Assessment of screening practices for gestational hyperglycaemia in public health facilities: a descriptive study in Bangalore, India

  • Giridhara R. Babu | giridhar@iiphh.org Public Health Foundation of India, IIPH-H, Bangalore Campus, India.
  • B. Tejaswi Public Health Foundation of India, IIPH-H, Bangalore Campus, India.
  • M. Kalavathi Public Health Foundation of India, IIPH-H, Bangalore Campus, India.
  • G.M. Vatsala Bruhat Bangalore Maha Nagara Palike, India.
  • G.V.S. Murthy Department of Clinical Research, Faculty of Infectious and Tropical Diseases, London School of Hygiene and Tropical Medicine, United Kingdom.
  • Sanjay Kinra Department of Non-communicable Disease Epidemiology, Faculty of Epidemiology and Population Health, London School of Hygiene and Tropical Medicine, United Kingdom.
  • Sara E. Benjamin Neelon Department of Community and Family Medicine, Duke University Medical Center and Duke Global Health Institute, Durham, NC, United States.

Abstract

Background. Screening and timely treatment of gestational hyperglycaemia (GH) is proved to be beneficial and improves maternal and foetal health outcomes. To understand screening practices, we explored the knowledge and perceptions of doctors working in public health facilities in Bangalore, India. We also studied participation factors by examining whether undergoing glucose estimation tests affects morning sickness in pregnant women.
Design and Methods. We aimed to understand the screening practices and knowledge of doctors. A semi-structured questionnaire was self-administered by the 50 participant doctors, selected from the sampling frame comprising of all the doctors working in public health facilities. We included 105 pregnant women for baseline assessment, in whom a well-structured questionnaire was used.
Results. We reported that gestational diabetes mellitus (GDM) screening was done in nearly all the health centres (96%). However, only 12% of the doctors could provide all components of GDM diagnosis and management correctly and 46% would diagnose by using a random blood glucose test. A majority (92%) of the doctors had poor knowledge (68%) about the cut-off values of glucose tests. More than 80% of pregnant women experienced some discomfort mostly due to rapid ingestion glucose in short span of time.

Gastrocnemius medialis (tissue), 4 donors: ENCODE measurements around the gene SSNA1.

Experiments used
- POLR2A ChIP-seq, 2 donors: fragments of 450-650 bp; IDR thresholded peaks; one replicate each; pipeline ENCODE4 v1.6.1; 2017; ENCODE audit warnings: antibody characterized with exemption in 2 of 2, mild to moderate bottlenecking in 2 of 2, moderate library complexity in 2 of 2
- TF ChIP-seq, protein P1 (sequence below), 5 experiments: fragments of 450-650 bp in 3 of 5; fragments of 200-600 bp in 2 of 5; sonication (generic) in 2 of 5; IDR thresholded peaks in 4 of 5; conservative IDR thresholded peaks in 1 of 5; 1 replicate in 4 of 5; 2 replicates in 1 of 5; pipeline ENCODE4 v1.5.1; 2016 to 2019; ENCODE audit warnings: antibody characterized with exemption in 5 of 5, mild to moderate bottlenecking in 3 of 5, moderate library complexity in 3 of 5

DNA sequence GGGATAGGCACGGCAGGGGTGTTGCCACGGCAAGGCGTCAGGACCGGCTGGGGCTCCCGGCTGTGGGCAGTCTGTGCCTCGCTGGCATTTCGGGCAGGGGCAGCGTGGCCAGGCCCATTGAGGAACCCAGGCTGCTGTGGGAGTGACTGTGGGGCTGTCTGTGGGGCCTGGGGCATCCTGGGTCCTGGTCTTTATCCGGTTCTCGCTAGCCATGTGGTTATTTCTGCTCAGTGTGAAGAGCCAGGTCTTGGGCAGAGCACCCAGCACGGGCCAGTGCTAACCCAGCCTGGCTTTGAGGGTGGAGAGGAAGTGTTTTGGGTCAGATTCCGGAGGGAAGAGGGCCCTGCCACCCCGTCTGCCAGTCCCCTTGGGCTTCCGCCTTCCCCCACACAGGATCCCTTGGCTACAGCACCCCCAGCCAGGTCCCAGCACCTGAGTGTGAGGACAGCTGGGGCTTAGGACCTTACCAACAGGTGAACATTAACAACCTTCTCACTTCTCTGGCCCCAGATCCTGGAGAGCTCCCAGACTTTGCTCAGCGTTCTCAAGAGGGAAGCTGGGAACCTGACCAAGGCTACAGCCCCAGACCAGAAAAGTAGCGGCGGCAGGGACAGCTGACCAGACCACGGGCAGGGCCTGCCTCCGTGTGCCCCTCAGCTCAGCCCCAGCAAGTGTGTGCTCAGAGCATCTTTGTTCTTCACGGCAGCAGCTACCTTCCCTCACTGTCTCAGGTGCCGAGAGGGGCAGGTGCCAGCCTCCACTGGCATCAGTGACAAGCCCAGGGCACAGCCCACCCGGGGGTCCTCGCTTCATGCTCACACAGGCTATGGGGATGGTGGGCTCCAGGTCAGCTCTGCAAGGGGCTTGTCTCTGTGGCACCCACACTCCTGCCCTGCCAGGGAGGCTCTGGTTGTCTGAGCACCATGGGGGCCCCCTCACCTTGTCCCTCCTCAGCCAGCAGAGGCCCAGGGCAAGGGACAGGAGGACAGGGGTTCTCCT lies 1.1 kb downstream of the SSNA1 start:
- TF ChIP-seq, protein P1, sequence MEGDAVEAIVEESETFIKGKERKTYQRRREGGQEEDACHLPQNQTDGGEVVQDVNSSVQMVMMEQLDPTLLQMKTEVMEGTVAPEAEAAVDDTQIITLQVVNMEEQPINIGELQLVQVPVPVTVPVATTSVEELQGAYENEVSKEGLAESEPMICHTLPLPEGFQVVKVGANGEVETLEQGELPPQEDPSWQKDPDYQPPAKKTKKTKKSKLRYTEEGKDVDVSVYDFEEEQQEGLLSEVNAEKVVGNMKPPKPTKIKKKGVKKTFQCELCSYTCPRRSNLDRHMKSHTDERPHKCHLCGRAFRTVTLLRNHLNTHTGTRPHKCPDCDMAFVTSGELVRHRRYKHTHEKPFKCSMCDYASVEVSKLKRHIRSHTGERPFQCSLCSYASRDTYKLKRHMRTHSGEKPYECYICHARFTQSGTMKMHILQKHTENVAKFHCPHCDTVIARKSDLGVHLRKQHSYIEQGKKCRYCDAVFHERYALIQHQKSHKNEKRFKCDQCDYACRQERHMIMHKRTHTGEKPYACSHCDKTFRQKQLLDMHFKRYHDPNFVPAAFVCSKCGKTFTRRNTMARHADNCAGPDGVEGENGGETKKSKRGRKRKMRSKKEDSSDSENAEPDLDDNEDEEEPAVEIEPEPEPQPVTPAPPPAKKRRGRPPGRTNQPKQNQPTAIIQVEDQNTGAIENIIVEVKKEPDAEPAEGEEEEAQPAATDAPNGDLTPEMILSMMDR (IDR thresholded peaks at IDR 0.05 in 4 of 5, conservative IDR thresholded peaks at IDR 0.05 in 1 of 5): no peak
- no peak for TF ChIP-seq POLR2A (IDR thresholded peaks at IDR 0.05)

Conclusions. Our study established that screening for GH is done in most public health facilities. Nonetheless, knowledge of doctors on the glucose tests and their interpretation needs improvement. Re-orientation trainings of the doctors can improve their knowledge and thereby can efficiently screen for GH. Further, adequate planning prior to the tests can aid successful completion of them.

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Author Biography

Giridhara R. Babu, Public Health Foundation of India, IIPH-H, Bangalore Campus

Published
2015-03-09
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Original Articles
Supporting Agencies
This work was supported by a Wellcome Trust Capacity Strengthening Strategic Award to the Public Health Foundation of India and a consortium of UK universities
Keywords:
hyperglycaemia, universal screening, non-communicable disease, public health facilities
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How to Cite
Babu, G. R., Tejaswi, B., Kalavathi, M., Vatsala, G., Murthy, G., Kinra, S., & Neelon, S. E. B. (2015). Assessment of screening practices for gestational hyperglycaemia in public health facilities: a descriptive study in Bangalore, India. Journal of Public Health Research, 4(1). https://doi.org/10.4081/jphr.2015.448